President Eisenhower's modern version of the Tale of the Arabian Nights, while mercifully only 19 days long, bears all too unfortunate resemblance to the original. At a time when the West is in vital need of specific policies and concrete leadership, he is playing the role of Scheherazade, spinning fanciful words in the hope that if the West can only keep talking long enough the essential problems will be somehow eroded away in a new spirit of Geneva, or Camp David, or perhaps Kabul. Khrushchev's memory, however, is likely to be better than that of the Sultan Schahriar.
Recognizing that, in James Reston's words, "Eisenhower's trip abroad is not a policy but a performance in lieu of a policy" there is still much that can be gained by the venture. While the President can not hope to match the performance put on in 1956 by the traveling sideshows of B. and K., he can conceivably alter the common image of a faltering and indecisive U.S., which seems to have permeated the East recently. Indeed the mere visit of the President on his Grand Tour through the countries of Asia is to them heartening evidence of American interest in their problems.
The problems in these countries, from Iran through Afghanistan and Pakistan to India, are of widely differing character. It is totally unrealistic to suppose that the brief stop of the President and 100 accompanying reporters is going to produce any dramatic change in the relations of these countries and the U.S., nor even much greater understanding on the part of these underdeveloped and nationalistic countries of the meaning of the "American way of life." What can and hopefully will occur is a greater realization and understanding of the problems these countries face; from their relations with China to the centralistic tendencies of their economies to the overriding fact of their poverty.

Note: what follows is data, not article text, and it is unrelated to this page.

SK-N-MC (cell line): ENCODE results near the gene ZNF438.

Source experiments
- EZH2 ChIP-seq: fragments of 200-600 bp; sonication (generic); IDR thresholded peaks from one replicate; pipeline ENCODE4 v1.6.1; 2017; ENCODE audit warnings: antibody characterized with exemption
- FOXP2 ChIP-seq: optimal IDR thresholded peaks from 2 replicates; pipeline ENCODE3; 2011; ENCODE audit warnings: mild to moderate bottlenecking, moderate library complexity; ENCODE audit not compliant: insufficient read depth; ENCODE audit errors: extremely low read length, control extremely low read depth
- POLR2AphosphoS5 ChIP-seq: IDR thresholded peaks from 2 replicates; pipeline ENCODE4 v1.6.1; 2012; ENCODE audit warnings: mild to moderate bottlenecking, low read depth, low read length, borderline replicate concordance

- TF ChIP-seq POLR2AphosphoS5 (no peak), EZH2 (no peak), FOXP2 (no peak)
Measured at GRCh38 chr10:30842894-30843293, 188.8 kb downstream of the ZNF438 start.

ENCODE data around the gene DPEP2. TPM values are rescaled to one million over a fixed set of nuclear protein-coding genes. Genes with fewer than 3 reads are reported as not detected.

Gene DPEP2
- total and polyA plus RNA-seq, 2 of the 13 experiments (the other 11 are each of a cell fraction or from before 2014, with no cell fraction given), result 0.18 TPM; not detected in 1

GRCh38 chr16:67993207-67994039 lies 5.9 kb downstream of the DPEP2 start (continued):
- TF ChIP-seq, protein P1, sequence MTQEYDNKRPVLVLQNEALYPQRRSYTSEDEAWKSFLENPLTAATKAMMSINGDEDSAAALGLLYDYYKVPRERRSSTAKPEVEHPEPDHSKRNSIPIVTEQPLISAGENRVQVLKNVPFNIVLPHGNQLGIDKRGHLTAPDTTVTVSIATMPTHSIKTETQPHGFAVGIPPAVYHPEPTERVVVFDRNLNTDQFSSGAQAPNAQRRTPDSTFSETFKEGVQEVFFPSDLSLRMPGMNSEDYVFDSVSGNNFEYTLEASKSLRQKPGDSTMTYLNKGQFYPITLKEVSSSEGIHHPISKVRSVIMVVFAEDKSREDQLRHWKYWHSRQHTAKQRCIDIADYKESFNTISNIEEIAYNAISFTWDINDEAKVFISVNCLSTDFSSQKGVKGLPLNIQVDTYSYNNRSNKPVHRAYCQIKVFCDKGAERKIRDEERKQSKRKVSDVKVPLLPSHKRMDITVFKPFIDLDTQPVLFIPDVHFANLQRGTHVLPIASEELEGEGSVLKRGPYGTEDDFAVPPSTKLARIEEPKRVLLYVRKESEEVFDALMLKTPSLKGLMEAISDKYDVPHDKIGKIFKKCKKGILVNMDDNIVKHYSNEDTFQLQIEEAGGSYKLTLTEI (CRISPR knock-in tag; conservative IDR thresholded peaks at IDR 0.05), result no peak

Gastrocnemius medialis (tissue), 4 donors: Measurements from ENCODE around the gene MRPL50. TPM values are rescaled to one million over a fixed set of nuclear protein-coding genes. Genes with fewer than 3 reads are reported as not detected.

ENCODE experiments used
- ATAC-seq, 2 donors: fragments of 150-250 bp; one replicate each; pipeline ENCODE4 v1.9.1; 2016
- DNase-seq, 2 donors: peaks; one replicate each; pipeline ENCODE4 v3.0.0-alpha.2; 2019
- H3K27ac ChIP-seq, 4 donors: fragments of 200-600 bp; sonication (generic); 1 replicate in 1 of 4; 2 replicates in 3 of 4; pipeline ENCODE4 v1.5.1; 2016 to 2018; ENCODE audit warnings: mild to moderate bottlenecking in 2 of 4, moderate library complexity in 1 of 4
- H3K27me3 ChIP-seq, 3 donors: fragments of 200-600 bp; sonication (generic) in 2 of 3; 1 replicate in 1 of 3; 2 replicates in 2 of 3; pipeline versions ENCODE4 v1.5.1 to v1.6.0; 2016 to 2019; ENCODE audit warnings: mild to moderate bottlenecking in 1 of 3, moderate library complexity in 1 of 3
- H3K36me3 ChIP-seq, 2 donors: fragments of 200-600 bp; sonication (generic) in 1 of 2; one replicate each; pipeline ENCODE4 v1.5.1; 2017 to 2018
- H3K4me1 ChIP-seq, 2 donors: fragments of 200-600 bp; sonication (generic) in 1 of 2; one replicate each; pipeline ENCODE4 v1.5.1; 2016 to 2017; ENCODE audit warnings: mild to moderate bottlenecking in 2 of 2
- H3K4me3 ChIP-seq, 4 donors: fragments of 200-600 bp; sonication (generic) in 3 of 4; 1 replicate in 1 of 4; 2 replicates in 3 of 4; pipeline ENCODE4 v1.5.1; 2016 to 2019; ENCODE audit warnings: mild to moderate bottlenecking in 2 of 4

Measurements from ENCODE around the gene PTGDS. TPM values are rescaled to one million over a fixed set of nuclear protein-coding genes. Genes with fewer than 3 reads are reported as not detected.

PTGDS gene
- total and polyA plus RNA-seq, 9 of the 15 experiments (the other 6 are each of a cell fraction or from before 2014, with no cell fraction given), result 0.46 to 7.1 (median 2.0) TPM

While it is apparent what might be accomplished by Ike's Grand Tour through Asia his attempt to pursue the same approach in Europe reveals the failure of his administration to come to gripes with the concrete problems of western alliance. Le grande de Gaulle is unlikely to be swayed by Ike's folksiness. Nor does the "new Eisenhower" seem much more likely than the old Ike to restore unity within the alliance over the timing of a summit conference, the solution to the problem of Germany, or the developing clash between the inner six and the outer seven, for although the willingness to travel may be new the policies are still the same.
It may be true, of course, that time is on the side of the West. After all Scheherzade did save her life by merely talking. But then that was just a fairy tale.